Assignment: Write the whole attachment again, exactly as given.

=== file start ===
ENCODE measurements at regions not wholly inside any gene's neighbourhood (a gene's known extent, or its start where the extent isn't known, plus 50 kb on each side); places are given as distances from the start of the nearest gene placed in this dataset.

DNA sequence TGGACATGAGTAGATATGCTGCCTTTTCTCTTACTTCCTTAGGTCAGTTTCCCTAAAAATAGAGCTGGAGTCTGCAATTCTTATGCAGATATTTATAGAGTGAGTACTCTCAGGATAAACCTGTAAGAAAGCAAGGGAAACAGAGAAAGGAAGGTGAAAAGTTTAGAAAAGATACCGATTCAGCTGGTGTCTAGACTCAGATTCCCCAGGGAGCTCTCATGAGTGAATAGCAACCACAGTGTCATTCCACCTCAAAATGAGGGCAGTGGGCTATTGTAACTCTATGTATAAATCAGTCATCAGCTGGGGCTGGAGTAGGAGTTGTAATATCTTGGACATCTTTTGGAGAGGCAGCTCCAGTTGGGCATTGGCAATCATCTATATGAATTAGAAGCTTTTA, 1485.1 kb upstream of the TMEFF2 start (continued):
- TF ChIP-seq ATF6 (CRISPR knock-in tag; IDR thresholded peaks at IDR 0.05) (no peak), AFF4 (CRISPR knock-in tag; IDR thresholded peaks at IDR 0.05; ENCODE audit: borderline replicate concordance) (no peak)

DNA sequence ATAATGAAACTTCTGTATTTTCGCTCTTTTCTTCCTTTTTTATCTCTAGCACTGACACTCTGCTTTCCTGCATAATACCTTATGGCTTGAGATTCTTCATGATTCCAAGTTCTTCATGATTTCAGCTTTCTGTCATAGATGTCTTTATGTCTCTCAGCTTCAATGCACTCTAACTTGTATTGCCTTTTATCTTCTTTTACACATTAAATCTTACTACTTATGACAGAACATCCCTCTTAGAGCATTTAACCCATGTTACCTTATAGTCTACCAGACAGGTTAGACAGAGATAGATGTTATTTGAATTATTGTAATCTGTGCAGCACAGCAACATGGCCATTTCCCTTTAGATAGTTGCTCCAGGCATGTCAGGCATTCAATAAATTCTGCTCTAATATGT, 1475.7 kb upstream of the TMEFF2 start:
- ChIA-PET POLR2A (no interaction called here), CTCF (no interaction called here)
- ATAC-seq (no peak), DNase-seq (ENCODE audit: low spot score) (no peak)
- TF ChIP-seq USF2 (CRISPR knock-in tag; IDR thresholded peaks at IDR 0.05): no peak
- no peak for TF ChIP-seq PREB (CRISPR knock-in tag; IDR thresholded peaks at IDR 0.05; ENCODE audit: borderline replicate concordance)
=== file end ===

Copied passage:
ENCODE measurements at regions not wholly inside any gene's neighbourhood (a gene's known extent, or its start where the extent isn't known, plus 50 kb on each side); places are given as distances from the start of the nearest gene placed in this dataset.

DNA sequence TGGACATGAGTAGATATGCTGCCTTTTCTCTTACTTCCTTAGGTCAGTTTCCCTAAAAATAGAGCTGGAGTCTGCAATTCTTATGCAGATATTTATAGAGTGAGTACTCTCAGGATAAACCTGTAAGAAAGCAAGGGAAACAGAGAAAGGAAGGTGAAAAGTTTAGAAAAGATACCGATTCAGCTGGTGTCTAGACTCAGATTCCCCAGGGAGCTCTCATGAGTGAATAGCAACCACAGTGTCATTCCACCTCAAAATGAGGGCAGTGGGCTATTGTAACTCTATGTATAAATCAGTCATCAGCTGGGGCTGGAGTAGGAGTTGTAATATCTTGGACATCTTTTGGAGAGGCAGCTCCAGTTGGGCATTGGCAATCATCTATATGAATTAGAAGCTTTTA, 1485.1 kb upstream of the TMEFF2 start (continued):
- TF ChIP-seq ATF6 (CRISPR knock-in tag; IDR thresholded peaks at IDR 0.05) (no peak), AFF4 (CRISPR knock-in tag; IDR thresholded peaks at IDR 0.05; ENCODE audit: borderline replicate concordance) (no peak)

DNA sequence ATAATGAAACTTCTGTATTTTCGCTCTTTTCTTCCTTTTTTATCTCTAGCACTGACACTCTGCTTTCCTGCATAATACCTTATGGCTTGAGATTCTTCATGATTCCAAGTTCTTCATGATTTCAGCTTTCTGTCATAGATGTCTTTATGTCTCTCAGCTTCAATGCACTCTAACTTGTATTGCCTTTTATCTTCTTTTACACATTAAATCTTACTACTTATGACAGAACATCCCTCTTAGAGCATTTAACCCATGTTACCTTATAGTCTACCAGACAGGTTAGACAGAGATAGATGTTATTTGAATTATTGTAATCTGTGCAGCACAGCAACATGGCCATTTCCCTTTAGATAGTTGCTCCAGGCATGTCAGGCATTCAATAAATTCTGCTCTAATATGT, 1475.7 kb upstream of the TMEFF2 start:
- ChIA-PET POLR2A (no interaction called here), CTCF (no interaction called here)
- ATAC-seq (no peak), DNase-seq (ENCODE audit: low spot score) (no peak)
- TF ChIP-seq USF2 (CRISPR knock-in tag; IDR thresholded peaks at IDR 0.05): no peak
- no peak for TF ChIP-seq PREB (CRISPR knock-in tag; IDR thresholded peaks at IDR 0.05; ENCODE audit: borderline replicate concordance)